Freedom of Speech, Hate Speech, & Talk Radio

Topics: Hate speech, First Amendment to the United States Constitution, Human rights Pages: 7 (2461 words) Published: January 4, 2011
Freedom of Speech, Hate Speech, & Talk Radio
Brice Hinchman

Freedom of Speech, Hate Speech, & Talk Radio

What is Freedom of speech? Well, the definition for freedom of speech is the ability to speak freely without being subject to censorship or without fear of retaliation from a governing body. There are at least two documents, the US Constitution and the Universal Declaration of Human Rights, that acknowledge that free speech is an unalienable right and protect it for all. There is another form of speech that may or may not be protected, depending on the circumstances, under the same documents and that is hate speech. Some of the limitations that are put in place by Government, employers, and educational facilities are a violation of what freedom of speech is really about, being able to freely speak your mind, but are necessary to protect the rights and liberties of other individuals.

The freedom of speech is a very powerful right that is protected by the First Amendment to the United States Constitution. Our Founding Fathers set the stage when they wrote the Declaration of Independence by stating that “We hold these truths to be self-evident, that all men are created equal, that they are endowed by their Creator with certain unalienable Rights, that among these are Life, Liberty, and the pursuit of Happiness” (Choices, 81). One of these liberties and unalienable rights was the Freedom of speech. The First Amendment to the United States Constitution, which was ratified in December 15, 1791, states that: Congress shall make no law respecting an establishment of religion, or prohibiting the free exercise thereof; or abridging the freedom of speech, or of the press; or the right of the people peaceably to assemble, and to petition the Government for a redress of grievances.

Yet since that time there have been laws, rules, and regulations to exactly what, where, and when we can speak freely, which can be consider abridging the freedom of speech. But these changes were to protect the individual rights and the safety of others. To be specific in my claim, the speech that causes undo harm or potential panic that may cause harm is where the freedom of speech is no longer acceptable. Yelling such phrases as “Fire” in a crowded theater, where there is no fire, will cause panic. When the panic erupts, it is very likely that someone will get hurt as they stampede to the door. Justice Oliver Wendell Holmes was reading the decision for the unanimous Supreme Court ruling for the Schenck v. United States in 1919 stated the following: “The question in every case is whether the words used are used in such circumstances and are of such a nature as to create a clear and present danger that they will bring about the substantive evils that Congress has a right to prevent. It is a question of proximity and degree” (Moyers, UNC TV)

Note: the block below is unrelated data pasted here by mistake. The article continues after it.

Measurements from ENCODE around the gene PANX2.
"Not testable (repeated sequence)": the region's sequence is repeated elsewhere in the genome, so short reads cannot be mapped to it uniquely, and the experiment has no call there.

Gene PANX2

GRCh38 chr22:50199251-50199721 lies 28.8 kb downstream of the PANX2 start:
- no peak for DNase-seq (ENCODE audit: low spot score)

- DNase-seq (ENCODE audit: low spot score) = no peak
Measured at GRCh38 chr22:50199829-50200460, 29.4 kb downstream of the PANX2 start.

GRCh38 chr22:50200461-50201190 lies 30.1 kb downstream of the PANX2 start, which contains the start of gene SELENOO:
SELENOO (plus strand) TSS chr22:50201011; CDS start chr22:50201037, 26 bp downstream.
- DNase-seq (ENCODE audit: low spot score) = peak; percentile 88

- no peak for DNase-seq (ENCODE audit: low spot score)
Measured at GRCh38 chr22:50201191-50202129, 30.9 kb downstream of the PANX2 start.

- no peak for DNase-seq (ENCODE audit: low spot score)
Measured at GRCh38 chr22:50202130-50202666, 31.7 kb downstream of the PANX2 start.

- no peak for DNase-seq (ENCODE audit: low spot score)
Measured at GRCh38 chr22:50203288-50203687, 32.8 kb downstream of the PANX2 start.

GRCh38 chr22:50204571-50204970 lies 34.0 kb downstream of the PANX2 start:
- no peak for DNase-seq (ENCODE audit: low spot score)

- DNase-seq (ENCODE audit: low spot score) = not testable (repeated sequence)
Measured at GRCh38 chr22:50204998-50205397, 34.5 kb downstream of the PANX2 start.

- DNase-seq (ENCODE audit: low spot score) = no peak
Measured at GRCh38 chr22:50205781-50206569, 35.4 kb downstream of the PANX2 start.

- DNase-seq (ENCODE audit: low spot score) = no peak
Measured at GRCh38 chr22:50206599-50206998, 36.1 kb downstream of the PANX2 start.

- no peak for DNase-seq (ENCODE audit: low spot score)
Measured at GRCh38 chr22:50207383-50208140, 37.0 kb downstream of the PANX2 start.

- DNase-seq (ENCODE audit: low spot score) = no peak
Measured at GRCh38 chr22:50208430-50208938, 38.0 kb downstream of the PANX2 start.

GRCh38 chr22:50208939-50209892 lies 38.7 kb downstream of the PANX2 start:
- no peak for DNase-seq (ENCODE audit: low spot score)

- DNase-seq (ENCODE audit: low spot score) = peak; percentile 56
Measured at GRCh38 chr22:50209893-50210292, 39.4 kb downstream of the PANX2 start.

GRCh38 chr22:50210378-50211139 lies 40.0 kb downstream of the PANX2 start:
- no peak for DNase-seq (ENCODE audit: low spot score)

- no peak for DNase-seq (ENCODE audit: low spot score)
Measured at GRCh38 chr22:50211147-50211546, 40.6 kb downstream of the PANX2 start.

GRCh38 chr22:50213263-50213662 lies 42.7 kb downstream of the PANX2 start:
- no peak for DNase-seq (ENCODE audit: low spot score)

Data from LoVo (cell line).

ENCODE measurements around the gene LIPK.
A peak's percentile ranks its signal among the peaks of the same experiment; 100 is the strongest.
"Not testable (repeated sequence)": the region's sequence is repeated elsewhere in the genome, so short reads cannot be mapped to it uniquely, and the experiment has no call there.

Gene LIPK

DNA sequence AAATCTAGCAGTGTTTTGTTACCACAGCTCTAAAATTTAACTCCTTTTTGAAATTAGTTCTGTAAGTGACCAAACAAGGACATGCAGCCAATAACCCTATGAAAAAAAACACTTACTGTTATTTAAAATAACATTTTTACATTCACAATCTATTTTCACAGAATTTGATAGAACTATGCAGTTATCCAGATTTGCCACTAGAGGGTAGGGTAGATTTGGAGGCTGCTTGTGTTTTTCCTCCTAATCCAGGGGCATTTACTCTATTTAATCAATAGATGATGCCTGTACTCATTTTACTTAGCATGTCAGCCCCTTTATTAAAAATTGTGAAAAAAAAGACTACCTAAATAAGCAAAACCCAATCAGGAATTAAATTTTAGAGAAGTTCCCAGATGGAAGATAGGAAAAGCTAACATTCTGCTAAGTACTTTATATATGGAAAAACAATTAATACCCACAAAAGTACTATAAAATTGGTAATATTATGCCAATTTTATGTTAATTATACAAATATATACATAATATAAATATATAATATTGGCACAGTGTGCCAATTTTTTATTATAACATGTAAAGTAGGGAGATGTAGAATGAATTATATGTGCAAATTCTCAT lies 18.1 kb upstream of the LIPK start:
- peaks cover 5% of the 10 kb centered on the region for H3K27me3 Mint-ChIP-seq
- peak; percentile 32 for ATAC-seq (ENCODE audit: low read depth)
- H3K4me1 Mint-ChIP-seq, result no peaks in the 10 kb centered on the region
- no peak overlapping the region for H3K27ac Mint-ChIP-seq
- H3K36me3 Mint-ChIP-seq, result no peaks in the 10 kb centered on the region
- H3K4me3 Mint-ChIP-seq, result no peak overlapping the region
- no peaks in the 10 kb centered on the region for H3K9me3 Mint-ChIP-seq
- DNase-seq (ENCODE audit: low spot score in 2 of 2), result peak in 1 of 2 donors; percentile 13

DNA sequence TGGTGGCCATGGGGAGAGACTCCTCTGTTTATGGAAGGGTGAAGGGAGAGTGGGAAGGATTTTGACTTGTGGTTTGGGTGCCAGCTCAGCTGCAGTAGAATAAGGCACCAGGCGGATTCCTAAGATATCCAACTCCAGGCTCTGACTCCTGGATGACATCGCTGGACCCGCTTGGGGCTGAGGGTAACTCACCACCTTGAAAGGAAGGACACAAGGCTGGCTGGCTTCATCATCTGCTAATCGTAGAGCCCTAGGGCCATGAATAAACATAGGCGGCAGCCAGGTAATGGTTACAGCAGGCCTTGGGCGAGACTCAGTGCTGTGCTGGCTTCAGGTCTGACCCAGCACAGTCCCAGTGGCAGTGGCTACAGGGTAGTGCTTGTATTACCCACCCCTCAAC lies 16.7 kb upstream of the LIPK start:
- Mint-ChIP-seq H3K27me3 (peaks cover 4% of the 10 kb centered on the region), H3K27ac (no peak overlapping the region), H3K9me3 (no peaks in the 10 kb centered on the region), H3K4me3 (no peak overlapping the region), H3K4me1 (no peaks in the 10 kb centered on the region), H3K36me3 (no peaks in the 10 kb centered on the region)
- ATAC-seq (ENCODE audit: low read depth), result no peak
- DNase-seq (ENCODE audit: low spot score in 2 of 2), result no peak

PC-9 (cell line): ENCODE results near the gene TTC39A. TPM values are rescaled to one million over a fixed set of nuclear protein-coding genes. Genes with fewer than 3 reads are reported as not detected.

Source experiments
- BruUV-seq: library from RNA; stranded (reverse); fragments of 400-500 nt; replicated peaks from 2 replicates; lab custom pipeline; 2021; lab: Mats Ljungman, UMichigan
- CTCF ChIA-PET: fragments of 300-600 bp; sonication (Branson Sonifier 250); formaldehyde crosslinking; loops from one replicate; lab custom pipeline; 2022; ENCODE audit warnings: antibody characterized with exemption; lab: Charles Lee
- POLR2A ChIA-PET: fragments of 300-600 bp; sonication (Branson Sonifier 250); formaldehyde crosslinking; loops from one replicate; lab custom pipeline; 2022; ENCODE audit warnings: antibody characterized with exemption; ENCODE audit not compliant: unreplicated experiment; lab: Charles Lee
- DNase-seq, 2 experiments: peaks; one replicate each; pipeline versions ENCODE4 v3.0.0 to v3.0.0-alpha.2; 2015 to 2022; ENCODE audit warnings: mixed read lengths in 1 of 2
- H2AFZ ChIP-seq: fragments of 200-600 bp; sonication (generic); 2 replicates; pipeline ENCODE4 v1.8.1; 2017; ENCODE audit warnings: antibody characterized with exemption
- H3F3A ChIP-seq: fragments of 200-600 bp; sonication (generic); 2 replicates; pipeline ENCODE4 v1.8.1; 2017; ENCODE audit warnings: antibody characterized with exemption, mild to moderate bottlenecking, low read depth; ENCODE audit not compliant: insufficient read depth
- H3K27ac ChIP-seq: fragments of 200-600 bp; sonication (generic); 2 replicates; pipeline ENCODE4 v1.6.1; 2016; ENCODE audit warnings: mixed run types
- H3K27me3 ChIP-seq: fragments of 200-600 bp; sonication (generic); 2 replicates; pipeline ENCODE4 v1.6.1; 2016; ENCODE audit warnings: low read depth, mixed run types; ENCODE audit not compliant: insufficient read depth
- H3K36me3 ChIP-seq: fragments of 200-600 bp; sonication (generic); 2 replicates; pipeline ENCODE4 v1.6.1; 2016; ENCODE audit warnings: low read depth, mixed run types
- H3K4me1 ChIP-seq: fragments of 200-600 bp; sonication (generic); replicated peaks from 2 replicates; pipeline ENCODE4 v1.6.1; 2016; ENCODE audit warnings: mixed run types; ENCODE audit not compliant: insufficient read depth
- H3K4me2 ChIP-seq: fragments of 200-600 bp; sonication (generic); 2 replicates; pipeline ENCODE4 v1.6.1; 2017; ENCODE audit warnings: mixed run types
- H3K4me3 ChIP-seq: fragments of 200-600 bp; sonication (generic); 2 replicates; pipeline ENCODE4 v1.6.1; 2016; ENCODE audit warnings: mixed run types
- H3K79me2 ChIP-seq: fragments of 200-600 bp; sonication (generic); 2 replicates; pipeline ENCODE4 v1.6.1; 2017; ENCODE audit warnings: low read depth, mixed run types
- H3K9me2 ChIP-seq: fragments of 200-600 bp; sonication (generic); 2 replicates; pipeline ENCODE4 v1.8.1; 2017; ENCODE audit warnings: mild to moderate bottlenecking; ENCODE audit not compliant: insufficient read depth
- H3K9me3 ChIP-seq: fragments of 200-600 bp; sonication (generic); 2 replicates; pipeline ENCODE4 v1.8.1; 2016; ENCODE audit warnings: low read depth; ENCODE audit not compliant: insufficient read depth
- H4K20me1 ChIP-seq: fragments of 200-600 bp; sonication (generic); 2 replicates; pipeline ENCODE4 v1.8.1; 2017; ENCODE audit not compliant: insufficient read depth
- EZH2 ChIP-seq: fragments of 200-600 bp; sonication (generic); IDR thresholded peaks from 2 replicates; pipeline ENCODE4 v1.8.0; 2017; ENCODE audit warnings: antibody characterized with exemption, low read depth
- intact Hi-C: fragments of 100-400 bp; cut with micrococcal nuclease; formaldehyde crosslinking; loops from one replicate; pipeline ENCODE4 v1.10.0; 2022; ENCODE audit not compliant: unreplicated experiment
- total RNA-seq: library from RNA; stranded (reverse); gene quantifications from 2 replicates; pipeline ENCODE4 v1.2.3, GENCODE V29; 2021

So we have to ask ourselves, is talk radio Hate speech? Well Patricia Williams, a columnist for “The Nation” seems to think so. “The Nation” is a self proclaimed political left wing champion publication. So it does not surprise me to hear that Williams thinks that the right wing conservative talk radio shows like Rush Limbaugh, Sean Hannity, or the countless others are “putting nothing less than hate onto the airwaves, into the marketplace, electing it to office, teaching it in schools, and exalting it as freedom” (Choices, 236). The plain and simple truth is Williams has an agenda of her own that she has to push. Under the freedom of speech, she is allowed to voice those opinions. Well this raises some interesting ideas. Are the political view talk shows, both left and right wing, going too far in their free speech, is it really considered hate speech, and is it creating an injustice or inequality for one side or the other?

Well hate speech is defined by as “speech that attacks a person or group on the basis of race, religion, gender, or sexual...

References: Congress (1776) The Declaration of Independence, Choices: About Freedom and Justice Concepts, (pp 81 -85), Pearson Custom Publishing (2008) Boston, MA.
Hate speech. (n.d.) Unabridged (v 1.1), Retrieved July 12, 2009, from website: speech
Limburg, V., (n.d.) US Broadcasting Policy, Fairness Doctrine, Retrieved July 14, 2009 from
Nation, The., (2009) Patricia J. Williams Columnist, Author Bios, Retrieved July 12, 2009 from
Spiceland, D., (1992) The Fairness Doctrine, The Chilling Effect, and Television Editorials, Appalachian State University, Retrieved July 13, 2009 from
Uelmen, G., (unknown) The Price of Free Speech: Campus Hate Speech Codes, Markkula Center for Applied Ethics, Retrieved July 13, 2009 from
United Nations (1948) The Universal Declaration of Human Rights, United Nations, retrieved July 11, 2009 from
Williams, P., (1994) Hate Radio, Choices: About Freedom and Justice Concepts, (pp 232 - 239), Pearson Custom Publishing (2008) Boston, MA.
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